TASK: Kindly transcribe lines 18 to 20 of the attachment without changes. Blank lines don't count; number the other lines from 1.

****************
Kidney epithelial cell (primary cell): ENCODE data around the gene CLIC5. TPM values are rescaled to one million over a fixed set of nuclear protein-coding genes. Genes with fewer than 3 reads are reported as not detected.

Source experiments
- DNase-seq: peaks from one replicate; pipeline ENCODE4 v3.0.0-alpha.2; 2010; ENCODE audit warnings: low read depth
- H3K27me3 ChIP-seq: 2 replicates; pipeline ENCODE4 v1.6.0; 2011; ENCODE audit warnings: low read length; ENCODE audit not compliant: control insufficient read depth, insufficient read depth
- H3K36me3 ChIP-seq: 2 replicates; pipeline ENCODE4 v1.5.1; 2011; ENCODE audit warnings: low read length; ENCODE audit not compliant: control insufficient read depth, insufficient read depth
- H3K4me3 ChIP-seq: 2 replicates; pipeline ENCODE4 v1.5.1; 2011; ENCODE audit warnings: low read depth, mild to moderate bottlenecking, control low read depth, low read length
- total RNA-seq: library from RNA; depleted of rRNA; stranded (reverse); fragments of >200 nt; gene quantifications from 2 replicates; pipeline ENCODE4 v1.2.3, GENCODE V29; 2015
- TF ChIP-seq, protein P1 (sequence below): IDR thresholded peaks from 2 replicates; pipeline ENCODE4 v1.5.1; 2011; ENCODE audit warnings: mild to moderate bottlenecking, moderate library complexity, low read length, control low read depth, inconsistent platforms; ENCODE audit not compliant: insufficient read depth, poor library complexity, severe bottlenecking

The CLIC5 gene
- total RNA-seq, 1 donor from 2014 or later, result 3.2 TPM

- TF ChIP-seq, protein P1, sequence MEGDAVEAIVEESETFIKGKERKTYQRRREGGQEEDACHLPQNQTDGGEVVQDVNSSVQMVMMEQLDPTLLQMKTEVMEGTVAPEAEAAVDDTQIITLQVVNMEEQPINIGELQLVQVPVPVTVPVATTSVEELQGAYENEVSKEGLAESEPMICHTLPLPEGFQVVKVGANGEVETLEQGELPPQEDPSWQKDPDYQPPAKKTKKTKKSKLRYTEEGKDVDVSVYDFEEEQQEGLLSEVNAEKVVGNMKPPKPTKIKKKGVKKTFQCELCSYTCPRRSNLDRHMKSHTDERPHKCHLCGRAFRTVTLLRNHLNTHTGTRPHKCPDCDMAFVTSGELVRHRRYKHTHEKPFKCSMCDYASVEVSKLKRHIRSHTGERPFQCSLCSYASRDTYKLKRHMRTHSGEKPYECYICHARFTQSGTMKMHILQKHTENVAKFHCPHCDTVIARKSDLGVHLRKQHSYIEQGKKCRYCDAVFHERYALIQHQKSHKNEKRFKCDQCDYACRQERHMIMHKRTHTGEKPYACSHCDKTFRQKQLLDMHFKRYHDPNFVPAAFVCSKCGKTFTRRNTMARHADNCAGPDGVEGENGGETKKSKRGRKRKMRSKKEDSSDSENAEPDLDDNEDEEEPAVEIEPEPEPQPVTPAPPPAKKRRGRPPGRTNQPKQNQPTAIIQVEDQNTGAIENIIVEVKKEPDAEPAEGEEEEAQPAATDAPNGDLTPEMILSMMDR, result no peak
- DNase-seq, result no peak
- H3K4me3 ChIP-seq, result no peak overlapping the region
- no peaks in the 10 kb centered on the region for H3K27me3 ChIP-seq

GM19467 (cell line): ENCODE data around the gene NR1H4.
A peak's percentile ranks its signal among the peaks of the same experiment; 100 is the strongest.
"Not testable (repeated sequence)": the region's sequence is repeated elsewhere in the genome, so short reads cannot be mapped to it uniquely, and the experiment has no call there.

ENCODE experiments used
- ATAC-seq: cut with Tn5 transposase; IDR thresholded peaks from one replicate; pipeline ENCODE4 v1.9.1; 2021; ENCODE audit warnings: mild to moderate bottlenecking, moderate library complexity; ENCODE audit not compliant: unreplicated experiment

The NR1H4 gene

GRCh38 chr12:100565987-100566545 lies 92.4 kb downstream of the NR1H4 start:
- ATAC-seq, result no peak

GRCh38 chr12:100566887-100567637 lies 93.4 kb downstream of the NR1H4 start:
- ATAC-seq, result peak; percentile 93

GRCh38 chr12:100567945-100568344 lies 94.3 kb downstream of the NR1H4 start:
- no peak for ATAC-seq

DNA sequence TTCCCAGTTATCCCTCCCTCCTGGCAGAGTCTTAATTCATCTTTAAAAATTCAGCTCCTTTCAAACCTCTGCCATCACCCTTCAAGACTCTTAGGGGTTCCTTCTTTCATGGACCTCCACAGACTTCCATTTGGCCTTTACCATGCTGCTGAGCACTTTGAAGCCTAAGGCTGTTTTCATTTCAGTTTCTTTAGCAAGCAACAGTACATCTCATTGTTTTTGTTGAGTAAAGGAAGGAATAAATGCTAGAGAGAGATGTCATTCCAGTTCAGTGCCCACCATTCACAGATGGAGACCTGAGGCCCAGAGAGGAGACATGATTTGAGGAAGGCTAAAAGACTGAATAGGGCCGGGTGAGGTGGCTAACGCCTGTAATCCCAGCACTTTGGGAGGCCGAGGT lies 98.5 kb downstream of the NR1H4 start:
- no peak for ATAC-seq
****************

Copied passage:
ENCODE experiments used
- ATAC-seq: cut with Tn5 transposase; IDR thresholded peaks from one replicate; pipeline ENCODE4 v1.9.1; 2021; ENCODE audit warnings: mild to moderate bottlenecking, moderate library complexity; ENCODE audit not compliant: unreplicated experiment

The NR1H4 gene